As discussed earlier, the Court construes Plaintiff’s claim as one for wrongful dishonor of a letter of credit. Since the letter of credit is separate and independent from the underlying contract, an issuing bank must pay the seller if the seller presents documents that conform to the requirements of the letter of credit. See ACE Am. Ins. Co., 2014 WL 4953566, at *8. The seller’s documents must strictly conform to the letter of credit’s terms. See Bouzo v. Citibank, N.A., 96 F.3d 51, 59 (2d Cir. 1996); Nissho Iwai Eur. PLC v. Korea First Bank, 99 N.Y.2d 115, 121–22 (2002). Thus, to succeed on such a claim, a plaintiff must demonstrate that: (1) there exists a letter of credit issued by the defendant for the benefit of the plaintiff; (2) plaintiff timely presented strictly conforming documents to defendant as required by the letter of credit; and (3) defendant failed to pay plaintiff as provided by the letter of credit. See also Heritage Bank v. Redcom Labs., Inc., 250 F.3d 319, 325 (5th Cir. 2001).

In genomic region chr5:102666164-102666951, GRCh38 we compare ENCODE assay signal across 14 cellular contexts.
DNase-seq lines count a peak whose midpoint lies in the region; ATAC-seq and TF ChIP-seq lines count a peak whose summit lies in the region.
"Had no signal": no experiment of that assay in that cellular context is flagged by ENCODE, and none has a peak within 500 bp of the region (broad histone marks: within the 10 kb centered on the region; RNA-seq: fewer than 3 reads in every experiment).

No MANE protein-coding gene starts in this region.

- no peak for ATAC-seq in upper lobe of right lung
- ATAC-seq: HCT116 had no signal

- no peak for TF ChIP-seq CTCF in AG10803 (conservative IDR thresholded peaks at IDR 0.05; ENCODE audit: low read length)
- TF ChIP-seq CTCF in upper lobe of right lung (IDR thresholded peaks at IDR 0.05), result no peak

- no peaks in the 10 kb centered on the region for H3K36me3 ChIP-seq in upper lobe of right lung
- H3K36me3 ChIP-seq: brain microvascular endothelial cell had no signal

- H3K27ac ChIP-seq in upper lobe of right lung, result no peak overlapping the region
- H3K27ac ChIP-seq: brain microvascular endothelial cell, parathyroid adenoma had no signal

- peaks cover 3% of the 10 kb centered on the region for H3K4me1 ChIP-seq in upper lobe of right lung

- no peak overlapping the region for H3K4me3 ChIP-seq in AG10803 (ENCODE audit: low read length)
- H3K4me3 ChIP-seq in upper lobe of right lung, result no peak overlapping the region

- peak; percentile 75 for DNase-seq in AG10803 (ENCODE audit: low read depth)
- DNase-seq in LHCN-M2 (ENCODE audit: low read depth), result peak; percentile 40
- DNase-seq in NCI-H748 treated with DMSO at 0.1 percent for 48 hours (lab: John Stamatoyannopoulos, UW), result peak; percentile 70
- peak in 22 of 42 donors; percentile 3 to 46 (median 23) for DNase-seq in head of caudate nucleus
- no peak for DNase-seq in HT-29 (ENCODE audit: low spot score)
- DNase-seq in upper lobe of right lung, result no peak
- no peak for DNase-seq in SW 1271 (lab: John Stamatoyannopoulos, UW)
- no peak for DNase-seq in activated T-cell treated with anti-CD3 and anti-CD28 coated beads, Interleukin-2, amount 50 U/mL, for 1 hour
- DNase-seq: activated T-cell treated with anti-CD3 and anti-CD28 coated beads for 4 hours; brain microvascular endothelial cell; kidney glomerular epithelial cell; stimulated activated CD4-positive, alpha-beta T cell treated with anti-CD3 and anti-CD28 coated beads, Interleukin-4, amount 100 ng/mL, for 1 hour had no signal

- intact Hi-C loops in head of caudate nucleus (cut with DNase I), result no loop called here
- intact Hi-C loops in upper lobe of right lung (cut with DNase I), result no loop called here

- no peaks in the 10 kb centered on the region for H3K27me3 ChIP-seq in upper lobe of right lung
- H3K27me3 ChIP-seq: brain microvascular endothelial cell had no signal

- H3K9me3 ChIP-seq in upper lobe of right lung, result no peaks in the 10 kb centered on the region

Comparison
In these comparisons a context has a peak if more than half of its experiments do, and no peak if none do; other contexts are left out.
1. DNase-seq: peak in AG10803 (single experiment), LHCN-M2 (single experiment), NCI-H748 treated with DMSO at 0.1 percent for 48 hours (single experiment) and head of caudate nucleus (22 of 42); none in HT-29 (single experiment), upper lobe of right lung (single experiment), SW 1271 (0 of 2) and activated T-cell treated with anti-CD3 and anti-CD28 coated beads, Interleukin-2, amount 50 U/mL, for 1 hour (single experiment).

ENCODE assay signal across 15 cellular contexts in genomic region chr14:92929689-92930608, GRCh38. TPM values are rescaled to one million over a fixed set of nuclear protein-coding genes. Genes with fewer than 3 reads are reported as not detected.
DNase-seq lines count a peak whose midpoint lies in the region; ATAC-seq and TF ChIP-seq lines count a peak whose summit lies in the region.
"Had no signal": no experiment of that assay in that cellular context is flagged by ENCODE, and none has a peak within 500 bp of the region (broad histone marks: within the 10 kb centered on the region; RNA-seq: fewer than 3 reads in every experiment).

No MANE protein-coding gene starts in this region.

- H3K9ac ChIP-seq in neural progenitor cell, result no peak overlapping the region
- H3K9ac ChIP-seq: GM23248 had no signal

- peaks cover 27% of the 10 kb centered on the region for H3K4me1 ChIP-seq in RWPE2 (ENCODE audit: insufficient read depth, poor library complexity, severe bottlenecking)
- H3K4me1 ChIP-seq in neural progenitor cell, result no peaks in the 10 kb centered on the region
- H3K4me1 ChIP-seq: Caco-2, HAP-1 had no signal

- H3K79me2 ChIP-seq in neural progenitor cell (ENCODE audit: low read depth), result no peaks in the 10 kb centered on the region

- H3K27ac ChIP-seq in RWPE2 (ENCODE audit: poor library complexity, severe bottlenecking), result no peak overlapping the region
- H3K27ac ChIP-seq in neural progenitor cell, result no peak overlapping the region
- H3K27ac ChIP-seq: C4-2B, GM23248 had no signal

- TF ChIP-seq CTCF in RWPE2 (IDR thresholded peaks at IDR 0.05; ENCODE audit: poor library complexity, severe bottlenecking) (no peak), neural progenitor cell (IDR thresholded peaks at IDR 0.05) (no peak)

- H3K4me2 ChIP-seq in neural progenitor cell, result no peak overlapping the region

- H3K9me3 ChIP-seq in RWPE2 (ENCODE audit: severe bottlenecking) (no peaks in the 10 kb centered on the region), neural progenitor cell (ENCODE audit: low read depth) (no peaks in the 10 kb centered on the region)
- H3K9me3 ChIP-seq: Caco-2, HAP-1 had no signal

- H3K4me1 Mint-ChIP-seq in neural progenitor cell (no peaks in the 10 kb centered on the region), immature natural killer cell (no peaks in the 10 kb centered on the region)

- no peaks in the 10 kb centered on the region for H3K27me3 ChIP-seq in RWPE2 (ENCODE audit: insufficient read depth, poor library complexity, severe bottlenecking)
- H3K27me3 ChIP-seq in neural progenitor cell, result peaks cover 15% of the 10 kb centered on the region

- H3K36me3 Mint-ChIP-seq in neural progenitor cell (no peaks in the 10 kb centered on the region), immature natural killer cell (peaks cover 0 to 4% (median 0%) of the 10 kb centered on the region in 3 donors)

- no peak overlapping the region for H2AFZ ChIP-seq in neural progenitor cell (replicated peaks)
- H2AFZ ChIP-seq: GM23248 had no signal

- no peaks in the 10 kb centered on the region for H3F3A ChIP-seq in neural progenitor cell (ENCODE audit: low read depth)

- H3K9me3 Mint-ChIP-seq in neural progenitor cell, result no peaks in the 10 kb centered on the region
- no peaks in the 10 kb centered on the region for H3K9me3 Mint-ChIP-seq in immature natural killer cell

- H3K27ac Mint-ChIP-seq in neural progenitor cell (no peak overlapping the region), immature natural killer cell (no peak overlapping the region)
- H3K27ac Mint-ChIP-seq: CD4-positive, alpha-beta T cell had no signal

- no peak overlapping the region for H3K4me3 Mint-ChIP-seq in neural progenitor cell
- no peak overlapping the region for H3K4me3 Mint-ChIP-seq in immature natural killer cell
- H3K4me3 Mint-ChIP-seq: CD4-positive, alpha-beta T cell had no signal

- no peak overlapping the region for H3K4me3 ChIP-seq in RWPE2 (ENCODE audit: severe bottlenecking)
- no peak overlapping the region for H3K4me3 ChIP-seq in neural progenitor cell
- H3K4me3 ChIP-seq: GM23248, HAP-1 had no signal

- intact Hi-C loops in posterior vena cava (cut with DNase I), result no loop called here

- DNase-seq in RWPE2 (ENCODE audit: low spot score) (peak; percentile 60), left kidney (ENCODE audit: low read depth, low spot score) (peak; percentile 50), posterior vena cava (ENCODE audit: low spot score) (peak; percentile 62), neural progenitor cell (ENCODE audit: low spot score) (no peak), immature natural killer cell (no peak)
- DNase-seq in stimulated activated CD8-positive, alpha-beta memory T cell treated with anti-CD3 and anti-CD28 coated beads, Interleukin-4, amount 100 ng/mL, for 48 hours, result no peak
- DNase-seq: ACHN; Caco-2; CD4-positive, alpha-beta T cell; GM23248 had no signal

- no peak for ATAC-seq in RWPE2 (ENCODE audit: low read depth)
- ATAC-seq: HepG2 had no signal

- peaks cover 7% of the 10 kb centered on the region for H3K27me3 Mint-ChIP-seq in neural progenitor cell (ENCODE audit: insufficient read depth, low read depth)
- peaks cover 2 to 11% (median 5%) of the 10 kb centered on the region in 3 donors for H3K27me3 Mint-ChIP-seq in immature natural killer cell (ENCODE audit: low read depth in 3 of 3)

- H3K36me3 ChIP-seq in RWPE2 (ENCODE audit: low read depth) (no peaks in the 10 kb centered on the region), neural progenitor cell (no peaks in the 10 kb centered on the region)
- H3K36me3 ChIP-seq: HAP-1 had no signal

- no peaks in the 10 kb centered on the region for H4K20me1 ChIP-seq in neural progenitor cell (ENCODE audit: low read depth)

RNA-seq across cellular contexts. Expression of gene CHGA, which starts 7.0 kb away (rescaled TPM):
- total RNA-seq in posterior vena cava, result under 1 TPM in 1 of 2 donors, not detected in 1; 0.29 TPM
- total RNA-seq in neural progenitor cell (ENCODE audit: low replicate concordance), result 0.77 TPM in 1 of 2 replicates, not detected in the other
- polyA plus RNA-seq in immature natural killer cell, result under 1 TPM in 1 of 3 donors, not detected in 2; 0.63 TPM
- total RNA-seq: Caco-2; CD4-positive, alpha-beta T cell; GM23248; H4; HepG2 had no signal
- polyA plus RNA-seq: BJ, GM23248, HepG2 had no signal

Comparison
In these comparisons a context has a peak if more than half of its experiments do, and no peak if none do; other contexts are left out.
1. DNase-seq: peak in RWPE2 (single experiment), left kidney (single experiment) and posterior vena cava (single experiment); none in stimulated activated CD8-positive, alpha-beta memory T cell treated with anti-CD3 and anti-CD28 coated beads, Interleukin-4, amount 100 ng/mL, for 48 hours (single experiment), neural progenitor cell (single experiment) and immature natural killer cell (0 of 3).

Plaintiff’s complaint satisfies each prong. As to the first, Plaintiff alleges that Woori Bank issued the letter of credit on December 28, 2010 in favor of ACR Systems. (Compl. ¶ 5.) Although a copy of the letter of credit is not attached to the complaint, Plaintiff explains the absence by alleging that Defendant never supplied it with a copy. (Id. ¶ 10.) The plausible existence of the letter of credit is supported by Exhibit A, which acknowledges that Woori Bank has issued or will issue a letter of credit. Further, ACR Systems alleges that Woori Bank actually paid part of the balance owed on the letter of credit. (Id. ¶ 8.) These facts, taken together, suggest that there is a “reasonable expectation” that discovery would show the existence of the letter of credit. See Twombly, 550 U.S at 556. Plaintiff also easily satisfies the third requirement by alleging that Woori Bank paid only $28, 099.11 of the $85, 862.00 owed under the letter of credit, leaving $57, 762.89 outstanding. (Id. ¶ 8–9.)